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Underground Mathematics
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Screenshot Underground Mathematics is a UK-based resource for mathematics instructors. Although this website is especially designed to help prepare students for their A-Level exams, it also hosts resources that will be of use to anyone around the globe who teaches algebra, geometry, trigonometry, or calculus. Created by a team of math educators and scholars at the University of Cambridge, Underground Mathematics gets its name from its organizational design: math subfields are mapped in the manner of the London tube system, emphasizing the links between different fields of mathematics. Instructors (or students) can explore a variety of stations, such as Quadratics or Polynomials & Rational Functions....
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SDSS Voyages
Voyages provides educators with learning activities based on real data from the Sloan Digital Sky Survey (SDSS) (featured in the 11-30-1999 Scout Report). The...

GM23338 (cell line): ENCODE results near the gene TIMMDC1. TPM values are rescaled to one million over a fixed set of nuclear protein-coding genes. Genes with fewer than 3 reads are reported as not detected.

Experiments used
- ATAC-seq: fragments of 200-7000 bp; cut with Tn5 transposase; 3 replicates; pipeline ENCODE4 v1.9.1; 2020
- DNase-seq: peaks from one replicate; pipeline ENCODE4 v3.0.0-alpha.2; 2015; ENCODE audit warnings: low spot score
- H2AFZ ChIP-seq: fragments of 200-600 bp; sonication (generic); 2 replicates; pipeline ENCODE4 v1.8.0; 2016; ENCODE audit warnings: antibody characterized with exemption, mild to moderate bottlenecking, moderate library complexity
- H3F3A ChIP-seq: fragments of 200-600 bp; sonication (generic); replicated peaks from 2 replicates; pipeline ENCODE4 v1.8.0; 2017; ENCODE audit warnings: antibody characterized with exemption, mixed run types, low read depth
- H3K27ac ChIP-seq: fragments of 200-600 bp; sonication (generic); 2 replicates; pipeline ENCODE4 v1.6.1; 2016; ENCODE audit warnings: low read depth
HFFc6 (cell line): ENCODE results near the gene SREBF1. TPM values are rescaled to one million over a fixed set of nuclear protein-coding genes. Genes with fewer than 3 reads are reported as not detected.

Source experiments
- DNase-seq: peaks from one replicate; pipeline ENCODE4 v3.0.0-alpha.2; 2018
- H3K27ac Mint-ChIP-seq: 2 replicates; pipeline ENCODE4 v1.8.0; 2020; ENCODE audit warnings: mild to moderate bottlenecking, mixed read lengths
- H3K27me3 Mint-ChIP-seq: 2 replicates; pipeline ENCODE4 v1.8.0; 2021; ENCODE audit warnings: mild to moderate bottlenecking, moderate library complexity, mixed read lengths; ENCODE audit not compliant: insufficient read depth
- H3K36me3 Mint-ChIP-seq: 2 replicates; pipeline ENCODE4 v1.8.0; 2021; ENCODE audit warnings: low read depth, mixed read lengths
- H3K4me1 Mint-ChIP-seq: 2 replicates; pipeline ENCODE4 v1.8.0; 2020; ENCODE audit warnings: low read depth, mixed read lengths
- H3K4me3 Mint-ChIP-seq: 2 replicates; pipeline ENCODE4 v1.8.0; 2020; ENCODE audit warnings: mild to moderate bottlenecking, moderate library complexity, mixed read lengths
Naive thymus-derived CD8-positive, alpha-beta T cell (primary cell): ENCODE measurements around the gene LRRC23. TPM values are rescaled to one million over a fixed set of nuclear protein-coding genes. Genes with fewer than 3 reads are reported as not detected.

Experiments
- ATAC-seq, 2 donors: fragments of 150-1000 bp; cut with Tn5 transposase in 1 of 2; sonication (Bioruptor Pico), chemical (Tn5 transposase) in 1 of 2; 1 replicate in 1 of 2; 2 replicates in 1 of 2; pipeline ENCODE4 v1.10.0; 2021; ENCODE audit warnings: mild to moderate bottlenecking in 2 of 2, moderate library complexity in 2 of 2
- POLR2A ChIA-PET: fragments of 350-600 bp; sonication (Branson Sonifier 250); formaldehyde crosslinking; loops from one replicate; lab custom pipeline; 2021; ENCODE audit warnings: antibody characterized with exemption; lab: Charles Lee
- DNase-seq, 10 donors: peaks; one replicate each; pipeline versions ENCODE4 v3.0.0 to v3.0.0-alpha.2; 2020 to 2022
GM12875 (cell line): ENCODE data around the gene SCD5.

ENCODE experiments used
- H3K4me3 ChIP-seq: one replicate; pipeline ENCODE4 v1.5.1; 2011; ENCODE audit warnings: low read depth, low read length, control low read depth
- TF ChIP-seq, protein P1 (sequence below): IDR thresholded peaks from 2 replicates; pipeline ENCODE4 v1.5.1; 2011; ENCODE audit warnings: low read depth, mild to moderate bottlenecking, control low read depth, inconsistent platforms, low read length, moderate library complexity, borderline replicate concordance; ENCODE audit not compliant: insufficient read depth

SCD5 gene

The American Academy of Neurology:...
Practitioners and students preparing for careers in brain science and health will find useful, readily applicable information on this YouTube channel from the...
Squint
Squint is a Python library that provides a Simple query interface for Tabular data that is designed to be "light-weight and easy to learn." Squint can load data...
Calculating Species Diversity
Biodiversity is a useful measure to help us understand the range of diverse species that make up our ecosystems. Calculating Species Diversity is an H5P...
Using Simpson's Diversity Index
Using Simpson's Diversity Index is an interactive tutorial that walks learners through a method of calculating biodiversity. This tutorial is designed to give...



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AMSER is a portal of educational resources and services built specifically for use by those in Community and Technical Colleges but free for anyone to use.

AMSER is funded by the National Science Foundation as part of the National Science Digital Library, and is being created by a team of project partners led by Internet Scout.
3D rendered double Helix / DNA.
Red dirt in Oklahoma.
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The oldest work involving mathematics was written by Ahmes, an ancient Egyptian scribe around 1650 B.C. In this work, the Rhind papyrus, one section is titled "Directions for Knowing All Dark Things."


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